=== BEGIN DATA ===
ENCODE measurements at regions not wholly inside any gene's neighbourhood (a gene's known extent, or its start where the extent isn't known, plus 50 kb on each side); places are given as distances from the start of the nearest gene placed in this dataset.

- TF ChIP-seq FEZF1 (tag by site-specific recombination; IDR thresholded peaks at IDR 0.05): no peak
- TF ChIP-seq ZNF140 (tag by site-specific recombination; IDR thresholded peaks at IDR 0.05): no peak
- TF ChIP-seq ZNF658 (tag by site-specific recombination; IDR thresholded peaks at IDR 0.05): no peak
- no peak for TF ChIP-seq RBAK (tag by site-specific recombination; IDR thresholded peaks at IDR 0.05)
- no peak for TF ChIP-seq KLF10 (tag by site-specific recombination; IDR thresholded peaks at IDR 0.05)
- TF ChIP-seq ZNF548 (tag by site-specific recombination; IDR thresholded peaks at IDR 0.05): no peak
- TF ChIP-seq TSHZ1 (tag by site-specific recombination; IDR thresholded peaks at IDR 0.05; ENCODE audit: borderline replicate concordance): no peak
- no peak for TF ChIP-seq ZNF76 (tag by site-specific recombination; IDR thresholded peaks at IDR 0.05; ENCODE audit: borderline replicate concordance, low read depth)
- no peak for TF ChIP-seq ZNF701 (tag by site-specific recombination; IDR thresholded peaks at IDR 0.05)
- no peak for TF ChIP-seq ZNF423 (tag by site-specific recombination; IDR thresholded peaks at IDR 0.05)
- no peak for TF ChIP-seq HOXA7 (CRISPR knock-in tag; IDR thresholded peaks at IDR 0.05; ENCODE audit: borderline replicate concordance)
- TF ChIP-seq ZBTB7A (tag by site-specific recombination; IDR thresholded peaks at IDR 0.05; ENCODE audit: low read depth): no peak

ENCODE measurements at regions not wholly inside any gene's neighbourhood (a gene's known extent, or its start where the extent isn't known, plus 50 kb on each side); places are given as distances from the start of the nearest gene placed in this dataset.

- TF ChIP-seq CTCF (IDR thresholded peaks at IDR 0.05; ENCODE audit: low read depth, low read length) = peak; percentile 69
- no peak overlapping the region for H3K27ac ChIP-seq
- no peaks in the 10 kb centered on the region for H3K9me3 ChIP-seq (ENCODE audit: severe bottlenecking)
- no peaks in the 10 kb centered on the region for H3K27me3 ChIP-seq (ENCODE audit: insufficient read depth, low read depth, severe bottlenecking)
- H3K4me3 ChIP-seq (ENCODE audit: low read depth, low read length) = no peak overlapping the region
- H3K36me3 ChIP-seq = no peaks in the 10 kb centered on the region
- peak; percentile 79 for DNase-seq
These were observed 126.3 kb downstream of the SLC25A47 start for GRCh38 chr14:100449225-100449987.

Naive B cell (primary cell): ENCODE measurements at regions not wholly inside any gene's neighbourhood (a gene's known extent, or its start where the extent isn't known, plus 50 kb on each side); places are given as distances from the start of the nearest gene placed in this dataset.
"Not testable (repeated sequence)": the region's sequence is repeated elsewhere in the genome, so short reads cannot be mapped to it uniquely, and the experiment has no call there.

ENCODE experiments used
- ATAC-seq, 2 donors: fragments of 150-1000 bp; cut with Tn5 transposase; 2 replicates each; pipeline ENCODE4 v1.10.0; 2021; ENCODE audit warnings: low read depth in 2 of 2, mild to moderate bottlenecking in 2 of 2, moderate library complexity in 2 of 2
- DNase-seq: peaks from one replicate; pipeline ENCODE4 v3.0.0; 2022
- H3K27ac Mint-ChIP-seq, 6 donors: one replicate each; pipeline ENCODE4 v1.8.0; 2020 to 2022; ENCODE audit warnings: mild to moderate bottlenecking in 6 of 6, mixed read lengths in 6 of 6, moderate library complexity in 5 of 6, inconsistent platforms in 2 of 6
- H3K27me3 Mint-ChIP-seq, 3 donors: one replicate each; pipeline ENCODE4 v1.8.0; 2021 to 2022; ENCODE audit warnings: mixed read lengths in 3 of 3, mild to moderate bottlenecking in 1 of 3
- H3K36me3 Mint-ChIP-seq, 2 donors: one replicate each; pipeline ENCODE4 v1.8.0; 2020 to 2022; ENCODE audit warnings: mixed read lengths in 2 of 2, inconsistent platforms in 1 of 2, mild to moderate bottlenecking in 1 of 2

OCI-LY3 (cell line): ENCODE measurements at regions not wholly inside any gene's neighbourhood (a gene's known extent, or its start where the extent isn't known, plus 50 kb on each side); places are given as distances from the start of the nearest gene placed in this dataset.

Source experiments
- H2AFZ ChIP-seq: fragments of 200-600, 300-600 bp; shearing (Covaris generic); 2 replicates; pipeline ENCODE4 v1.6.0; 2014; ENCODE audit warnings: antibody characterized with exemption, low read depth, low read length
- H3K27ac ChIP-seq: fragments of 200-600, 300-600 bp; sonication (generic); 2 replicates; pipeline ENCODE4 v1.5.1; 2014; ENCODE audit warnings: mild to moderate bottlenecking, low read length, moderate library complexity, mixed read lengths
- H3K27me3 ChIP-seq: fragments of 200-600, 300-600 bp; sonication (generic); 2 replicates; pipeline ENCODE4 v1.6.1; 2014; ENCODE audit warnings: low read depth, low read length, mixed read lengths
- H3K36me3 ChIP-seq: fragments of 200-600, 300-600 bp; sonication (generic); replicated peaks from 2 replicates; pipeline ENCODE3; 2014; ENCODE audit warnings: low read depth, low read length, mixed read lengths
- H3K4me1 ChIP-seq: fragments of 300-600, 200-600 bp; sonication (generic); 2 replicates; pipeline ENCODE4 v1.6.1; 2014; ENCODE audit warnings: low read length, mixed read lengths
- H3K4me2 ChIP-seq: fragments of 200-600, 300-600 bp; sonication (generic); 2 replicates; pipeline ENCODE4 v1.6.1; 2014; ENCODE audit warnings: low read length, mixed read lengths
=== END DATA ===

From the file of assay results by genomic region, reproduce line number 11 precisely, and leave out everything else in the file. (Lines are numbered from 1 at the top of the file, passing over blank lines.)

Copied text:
- no peak for TF ChIP-seq ZNF423 (tag by site-specific recombination; IDR thresholded peaks at IDR 0.05)